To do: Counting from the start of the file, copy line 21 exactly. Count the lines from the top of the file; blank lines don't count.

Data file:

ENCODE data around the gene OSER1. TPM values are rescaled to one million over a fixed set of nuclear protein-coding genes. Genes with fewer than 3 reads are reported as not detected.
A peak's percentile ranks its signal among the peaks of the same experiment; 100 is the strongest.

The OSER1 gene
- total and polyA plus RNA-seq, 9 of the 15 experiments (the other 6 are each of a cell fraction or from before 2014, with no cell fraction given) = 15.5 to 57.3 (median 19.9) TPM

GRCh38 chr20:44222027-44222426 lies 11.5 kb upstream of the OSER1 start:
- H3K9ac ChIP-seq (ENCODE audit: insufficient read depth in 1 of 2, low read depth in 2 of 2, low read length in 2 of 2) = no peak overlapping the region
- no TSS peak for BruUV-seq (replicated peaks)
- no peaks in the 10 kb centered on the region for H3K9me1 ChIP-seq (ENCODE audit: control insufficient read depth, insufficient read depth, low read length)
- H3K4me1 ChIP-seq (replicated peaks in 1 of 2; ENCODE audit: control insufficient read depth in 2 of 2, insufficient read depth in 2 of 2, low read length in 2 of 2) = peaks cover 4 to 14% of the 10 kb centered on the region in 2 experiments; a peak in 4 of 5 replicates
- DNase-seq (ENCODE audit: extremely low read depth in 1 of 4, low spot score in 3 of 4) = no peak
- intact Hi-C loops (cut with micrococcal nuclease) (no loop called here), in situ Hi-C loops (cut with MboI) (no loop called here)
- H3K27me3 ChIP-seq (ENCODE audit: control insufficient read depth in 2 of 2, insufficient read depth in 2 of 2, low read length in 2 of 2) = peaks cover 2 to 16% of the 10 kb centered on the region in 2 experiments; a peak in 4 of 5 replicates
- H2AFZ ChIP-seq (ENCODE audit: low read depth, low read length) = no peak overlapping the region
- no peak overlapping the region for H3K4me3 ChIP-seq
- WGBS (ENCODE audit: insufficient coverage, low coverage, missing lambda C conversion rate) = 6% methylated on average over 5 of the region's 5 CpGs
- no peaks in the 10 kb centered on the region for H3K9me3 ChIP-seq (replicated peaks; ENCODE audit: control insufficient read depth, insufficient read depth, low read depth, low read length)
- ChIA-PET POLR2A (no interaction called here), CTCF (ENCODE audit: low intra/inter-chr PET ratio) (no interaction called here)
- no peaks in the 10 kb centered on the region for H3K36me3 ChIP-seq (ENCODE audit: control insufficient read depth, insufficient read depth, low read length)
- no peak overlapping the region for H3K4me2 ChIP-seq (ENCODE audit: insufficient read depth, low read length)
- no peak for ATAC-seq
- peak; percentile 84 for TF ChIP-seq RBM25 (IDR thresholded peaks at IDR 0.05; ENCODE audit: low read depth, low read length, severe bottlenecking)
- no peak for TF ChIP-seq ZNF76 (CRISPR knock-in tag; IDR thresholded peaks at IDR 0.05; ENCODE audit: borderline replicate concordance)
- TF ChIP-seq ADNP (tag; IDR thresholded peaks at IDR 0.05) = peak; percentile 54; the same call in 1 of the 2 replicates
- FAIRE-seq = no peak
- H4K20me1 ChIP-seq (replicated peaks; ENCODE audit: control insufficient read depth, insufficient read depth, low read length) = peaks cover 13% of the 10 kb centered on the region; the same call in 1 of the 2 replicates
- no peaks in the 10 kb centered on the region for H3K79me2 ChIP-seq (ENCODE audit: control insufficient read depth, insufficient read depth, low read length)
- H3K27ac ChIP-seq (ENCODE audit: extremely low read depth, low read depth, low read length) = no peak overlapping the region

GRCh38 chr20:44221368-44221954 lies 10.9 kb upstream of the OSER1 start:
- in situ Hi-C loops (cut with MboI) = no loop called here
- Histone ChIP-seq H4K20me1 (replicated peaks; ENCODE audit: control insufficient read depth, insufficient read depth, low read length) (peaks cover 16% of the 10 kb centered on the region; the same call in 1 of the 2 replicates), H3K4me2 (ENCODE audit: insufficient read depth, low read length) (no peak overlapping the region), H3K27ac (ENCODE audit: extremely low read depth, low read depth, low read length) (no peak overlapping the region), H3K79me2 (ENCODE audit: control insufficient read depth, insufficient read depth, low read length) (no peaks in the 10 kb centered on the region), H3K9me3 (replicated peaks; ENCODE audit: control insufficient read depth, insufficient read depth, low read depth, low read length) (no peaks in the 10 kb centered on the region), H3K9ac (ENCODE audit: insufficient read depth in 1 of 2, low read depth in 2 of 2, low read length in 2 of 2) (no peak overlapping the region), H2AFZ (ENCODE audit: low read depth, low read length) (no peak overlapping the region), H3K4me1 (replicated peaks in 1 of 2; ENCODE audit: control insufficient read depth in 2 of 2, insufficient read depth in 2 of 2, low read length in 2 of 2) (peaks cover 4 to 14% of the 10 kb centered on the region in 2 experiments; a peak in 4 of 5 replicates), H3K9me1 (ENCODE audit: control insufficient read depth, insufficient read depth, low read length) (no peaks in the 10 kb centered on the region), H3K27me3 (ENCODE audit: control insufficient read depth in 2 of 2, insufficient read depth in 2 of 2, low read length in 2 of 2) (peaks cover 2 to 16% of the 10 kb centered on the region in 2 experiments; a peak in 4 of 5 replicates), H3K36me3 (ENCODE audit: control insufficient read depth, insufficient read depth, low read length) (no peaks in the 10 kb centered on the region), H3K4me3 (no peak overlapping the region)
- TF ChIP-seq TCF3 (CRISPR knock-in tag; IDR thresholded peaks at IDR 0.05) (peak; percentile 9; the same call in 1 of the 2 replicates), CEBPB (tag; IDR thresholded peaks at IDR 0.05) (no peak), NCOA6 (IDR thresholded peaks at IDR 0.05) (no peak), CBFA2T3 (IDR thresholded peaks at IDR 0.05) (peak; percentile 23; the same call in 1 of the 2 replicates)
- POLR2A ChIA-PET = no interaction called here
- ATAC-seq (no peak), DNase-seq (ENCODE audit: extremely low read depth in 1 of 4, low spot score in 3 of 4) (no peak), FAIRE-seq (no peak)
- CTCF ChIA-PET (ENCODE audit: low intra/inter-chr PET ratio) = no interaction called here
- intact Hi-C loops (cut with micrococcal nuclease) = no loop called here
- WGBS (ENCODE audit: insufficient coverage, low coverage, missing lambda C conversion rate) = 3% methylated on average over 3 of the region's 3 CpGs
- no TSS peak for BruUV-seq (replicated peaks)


- peak; percentile 84 for TF ChIP-seq RBM25 (IDR thresholded peaks at IDR 0.05; ENCODE audit: low read depth, low read length, severe bottlenecking)